The Secret Meaning of Van Zandt’s “Mr. Mudd and Mr. Gold”

By Paul Thomas Zenki

It’s not about men playing cards …

Early in his career, Steve Earle was playing in a club called the Old Quarter in Galveston, Texas, to a “crowd” of about four people, when in walks his hero, Townes Van Zandt, who proceeds to sit directly in front of him. And in between every song, he would shout, “Play ‘The Wabash Cannonball’!”

Finally, Earle had to admit he didn’t know the song. “You call yourself a folk singer,” Van Zandt berated the young guitarist, “and you don’t know ‘The Wabash Cannonball’?”

Half embarrassed and half angry, Earle decided to “shut him up” by playing one of Van Zandt’s own tunes, “Mr. Mudd and Mr. Gold,” which “has about a jillion words.” It worked.

Now if you’re reading this article, there’s roughly a 102% chance you already know the tune. Ostensibly, it’s about two men playing stud poker. But just in case you need a refresher, here’s Townes performing the song:

You can find articles that attempt to break down the play of the hands. Typically, such analyses will dismiss the first few verses as “vamping” or “pure poetry.” But as Guy Clarke so succinctly put it, as a lyricist Townes Van Zandt “is a smart son of a bitch… He knew what he was doing.” And it’s these verses that hold the secret to understanding what this song is really about.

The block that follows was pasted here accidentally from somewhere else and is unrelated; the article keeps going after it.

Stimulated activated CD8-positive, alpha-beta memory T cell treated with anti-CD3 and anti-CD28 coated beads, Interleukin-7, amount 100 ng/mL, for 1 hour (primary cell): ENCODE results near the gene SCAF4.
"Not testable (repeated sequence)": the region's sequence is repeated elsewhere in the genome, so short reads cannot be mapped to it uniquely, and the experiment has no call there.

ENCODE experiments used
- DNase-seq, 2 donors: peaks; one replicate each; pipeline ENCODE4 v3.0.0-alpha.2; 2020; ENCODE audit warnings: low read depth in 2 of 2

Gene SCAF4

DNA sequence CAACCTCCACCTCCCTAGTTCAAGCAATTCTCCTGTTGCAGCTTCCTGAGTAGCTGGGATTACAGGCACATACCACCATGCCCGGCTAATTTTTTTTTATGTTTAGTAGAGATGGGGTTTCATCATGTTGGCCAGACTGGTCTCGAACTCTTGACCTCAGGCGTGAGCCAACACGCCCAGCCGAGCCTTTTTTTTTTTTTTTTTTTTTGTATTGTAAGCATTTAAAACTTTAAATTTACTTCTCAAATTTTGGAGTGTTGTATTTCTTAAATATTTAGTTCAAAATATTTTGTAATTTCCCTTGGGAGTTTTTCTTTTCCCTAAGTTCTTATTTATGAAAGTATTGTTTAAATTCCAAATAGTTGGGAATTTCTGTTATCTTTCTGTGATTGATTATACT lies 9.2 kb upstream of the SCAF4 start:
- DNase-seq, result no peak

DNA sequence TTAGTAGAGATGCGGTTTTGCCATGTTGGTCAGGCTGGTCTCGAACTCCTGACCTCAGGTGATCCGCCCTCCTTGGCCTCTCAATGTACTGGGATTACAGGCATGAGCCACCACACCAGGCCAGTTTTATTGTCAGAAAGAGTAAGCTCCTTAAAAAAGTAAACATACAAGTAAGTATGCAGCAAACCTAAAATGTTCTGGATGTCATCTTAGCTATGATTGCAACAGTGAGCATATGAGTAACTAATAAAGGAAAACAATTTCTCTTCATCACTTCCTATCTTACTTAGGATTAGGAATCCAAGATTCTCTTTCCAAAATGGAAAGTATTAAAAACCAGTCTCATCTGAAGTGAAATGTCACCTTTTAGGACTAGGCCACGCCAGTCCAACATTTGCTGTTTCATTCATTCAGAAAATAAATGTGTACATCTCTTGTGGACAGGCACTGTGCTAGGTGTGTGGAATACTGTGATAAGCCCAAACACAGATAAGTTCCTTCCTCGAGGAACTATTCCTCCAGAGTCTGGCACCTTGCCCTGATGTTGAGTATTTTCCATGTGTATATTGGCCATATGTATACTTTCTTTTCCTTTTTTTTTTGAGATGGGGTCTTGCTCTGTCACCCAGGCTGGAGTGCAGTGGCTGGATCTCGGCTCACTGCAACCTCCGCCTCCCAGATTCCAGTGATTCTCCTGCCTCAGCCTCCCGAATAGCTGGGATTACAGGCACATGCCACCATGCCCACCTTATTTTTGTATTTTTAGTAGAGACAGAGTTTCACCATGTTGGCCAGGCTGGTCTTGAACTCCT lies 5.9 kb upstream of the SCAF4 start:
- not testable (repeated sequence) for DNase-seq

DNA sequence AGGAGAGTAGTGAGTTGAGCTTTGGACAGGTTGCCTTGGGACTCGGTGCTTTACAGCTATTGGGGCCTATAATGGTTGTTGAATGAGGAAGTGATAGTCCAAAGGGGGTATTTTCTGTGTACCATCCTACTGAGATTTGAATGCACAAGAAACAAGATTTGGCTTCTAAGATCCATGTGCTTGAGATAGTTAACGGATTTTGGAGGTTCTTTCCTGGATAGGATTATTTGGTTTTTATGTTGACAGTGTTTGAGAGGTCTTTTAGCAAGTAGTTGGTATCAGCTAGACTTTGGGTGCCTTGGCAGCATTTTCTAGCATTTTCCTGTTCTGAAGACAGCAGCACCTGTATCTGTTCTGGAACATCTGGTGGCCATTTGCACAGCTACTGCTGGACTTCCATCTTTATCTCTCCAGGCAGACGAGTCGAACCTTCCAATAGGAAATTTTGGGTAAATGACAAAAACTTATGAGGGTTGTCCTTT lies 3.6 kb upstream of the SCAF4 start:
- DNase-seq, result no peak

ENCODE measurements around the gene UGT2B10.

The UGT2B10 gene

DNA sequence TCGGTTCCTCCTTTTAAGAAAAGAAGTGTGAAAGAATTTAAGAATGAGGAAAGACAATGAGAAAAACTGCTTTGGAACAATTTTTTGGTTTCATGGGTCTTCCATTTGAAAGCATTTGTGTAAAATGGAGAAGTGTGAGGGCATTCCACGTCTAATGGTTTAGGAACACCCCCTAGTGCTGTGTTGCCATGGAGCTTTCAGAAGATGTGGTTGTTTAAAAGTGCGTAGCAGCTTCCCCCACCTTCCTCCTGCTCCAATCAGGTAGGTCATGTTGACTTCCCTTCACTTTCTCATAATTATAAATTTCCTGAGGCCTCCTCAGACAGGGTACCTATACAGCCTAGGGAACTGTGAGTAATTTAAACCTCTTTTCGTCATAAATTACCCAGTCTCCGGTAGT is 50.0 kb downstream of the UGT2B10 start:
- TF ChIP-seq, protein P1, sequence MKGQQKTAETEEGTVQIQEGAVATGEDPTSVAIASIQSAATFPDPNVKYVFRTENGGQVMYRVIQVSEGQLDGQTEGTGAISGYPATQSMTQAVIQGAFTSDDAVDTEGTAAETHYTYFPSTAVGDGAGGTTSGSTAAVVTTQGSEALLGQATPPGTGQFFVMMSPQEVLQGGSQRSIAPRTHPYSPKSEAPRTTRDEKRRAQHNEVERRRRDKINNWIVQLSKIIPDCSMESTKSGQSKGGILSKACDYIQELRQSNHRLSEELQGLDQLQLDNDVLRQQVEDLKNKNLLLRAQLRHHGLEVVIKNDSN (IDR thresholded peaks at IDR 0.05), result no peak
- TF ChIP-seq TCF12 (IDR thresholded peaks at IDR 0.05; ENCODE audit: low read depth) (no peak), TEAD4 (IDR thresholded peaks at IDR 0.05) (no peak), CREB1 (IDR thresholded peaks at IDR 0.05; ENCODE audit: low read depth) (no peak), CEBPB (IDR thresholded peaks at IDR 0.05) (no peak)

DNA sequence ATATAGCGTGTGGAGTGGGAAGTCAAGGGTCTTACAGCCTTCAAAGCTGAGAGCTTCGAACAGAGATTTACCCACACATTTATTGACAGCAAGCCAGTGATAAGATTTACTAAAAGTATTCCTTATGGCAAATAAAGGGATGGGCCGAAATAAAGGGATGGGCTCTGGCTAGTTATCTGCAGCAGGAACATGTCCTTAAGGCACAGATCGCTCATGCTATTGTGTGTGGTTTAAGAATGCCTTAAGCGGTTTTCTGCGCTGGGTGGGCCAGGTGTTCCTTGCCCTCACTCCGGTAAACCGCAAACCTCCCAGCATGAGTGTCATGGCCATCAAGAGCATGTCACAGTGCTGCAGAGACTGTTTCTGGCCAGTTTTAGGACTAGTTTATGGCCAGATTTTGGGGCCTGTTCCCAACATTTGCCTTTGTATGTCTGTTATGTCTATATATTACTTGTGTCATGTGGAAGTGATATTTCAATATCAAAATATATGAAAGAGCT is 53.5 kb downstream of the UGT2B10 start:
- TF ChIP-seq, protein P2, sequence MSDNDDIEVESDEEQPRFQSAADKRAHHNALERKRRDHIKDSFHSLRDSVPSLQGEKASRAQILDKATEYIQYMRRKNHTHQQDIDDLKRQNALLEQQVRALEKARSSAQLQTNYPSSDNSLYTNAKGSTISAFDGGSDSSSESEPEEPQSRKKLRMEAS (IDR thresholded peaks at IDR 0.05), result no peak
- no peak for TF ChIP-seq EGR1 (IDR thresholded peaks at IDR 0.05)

Because, you see, it’s not a song about men playing cards. It’s a song about cards playing men. And that matters a great deal.

A Greek tragedy

The title of this article is a lie, by the way. What I’m about to show you isn’t any kind of “secret.” In fact, it’s staring you right in the face every time you hear the tune. But I’ve yet to find any analysis of the song that acknowledges it.

Let’s start with the first two verses:

Well, the wicked king of clubs awoke.
It was to his queen he turned.
His lips were laughing as they spoke.
His eyes like bullets burned.

“The sun’s upon a gambling day.”
His queen smiled low and blissfully.
“Let’s make some wretched fool to pay.”
Plain it was, she did agree.

They key to this song’s meaning is right here. It’s something like a Greek tragedy in which the gods play with mortals’ fates without their human playthings being aware of the gods’ plans. And in this case, those plans do not bode well for the object of their amusement.

He sent his deuce down into diamond,
His four to heart, and his trey to spade.
Three kings with their legions come.